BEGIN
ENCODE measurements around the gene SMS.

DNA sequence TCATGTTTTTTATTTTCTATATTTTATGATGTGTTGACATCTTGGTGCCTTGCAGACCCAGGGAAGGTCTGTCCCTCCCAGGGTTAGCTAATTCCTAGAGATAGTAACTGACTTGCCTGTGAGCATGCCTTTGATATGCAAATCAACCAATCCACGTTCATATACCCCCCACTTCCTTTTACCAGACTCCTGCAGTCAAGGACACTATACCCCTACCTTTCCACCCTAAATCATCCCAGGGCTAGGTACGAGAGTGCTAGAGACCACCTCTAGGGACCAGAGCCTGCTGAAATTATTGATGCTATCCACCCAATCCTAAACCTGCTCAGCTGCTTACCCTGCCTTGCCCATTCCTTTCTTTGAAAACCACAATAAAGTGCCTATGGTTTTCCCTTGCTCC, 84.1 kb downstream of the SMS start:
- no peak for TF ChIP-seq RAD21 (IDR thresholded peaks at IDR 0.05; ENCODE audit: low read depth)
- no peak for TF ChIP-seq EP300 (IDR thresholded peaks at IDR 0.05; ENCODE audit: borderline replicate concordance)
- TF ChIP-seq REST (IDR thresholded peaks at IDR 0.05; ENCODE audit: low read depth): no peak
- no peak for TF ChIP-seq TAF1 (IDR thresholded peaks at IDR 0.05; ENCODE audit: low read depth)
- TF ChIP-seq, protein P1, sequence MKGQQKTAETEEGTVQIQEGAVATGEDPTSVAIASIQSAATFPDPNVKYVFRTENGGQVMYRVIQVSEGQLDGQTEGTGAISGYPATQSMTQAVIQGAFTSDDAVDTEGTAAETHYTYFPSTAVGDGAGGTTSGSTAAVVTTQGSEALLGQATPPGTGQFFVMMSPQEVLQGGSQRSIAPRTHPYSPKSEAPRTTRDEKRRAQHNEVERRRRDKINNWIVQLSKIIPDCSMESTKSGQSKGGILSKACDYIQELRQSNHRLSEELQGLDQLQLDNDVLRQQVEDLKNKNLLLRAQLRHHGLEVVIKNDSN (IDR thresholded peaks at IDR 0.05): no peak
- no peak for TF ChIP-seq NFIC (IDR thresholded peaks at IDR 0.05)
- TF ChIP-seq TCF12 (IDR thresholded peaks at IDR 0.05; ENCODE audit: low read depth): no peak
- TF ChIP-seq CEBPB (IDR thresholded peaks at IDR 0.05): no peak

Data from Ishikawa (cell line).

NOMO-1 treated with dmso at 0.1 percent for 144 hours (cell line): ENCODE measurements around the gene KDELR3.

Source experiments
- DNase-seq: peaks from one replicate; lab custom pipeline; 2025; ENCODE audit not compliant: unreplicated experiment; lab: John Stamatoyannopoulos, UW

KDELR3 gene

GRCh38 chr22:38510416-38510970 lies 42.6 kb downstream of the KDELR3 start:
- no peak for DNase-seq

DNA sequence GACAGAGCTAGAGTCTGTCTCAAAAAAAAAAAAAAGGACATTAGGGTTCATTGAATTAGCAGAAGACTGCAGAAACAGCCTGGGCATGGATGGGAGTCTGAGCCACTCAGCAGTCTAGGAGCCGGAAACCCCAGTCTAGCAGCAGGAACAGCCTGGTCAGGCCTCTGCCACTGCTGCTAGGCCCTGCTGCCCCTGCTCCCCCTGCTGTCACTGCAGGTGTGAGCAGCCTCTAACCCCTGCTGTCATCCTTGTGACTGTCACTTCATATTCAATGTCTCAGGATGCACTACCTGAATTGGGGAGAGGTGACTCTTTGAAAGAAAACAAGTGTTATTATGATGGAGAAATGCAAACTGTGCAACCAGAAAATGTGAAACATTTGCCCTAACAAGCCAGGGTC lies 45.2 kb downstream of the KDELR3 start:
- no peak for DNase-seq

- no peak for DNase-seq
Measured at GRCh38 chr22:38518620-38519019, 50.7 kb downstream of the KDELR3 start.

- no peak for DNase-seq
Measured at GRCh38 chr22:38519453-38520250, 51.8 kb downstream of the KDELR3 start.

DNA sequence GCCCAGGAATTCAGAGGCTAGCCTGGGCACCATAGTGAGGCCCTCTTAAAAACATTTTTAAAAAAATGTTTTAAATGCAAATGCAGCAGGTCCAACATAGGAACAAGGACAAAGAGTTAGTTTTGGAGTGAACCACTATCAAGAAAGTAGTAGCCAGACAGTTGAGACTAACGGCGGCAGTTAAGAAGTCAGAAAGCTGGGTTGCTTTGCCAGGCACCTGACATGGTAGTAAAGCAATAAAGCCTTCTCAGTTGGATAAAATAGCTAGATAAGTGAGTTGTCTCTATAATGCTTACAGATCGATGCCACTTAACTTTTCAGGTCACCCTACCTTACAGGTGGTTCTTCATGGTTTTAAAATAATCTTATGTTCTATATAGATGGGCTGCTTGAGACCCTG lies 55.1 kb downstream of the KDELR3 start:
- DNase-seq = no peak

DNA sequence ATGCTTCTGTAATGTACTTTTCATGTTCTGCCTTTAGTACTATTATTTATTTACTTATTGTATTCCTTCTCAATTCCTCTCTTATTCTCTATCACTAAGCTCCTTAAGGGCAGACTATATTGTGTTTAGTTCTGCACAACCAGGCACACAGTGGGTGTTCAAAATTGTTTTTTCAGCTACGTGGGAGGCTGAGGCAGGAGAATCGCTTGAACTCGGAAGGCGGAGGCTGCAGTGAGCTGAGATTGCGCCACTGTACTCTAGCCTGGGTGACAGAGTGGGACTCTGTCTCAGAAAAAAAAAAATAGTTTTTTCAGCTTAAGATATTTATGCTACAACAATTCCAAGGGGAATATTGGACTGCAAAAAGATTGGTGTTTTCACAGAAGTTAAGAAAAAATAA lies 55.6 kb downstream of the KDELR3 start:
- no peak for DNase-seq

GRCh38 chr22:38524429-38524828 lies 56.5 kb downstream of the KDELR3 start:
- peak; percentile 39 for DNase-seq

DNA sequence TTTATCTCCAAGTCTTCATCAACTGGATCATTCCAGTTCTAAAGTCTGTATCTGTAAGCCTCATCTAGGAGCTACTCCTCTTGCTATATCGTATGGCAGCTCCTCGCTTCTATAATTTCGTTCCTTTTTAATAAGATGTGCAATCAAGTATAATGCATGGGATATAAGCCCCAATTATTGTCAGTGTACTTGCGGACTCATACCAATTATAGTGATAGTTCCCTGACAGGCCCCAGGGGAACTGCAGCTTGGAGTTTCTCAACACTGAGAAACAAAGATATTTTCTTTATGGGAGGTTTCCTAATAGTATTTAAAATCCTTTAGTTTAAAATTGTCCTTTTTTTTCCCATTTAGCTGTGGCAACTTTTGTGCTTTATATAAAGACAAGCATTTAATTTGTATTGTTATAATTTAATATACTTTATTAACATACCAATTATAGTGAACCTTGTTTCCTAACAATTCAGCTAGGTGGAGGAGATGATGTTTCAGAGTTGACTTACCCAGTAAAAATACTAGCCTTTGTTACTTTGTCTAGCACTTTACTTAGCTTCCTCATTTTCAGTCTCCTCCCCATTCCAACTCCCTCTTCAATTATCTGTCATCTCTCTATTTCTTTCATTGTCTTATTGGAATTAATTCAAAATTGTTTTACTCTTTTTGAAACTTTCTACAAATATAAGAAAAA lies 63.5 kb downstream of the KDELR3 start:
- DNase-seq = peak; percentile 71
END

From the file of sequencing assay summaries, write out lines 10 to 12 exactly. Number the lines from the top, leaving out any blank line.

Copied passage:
- TF ChIP-seq CEBPB (IDR thresholded peaks at IDR 0.05): no peak

Data from Ishikawa (cell line).

NOMO-1 treated with dmso at 0.1 percent for 144 hours (cell line): ENCODE measurements around the gene KDELR3.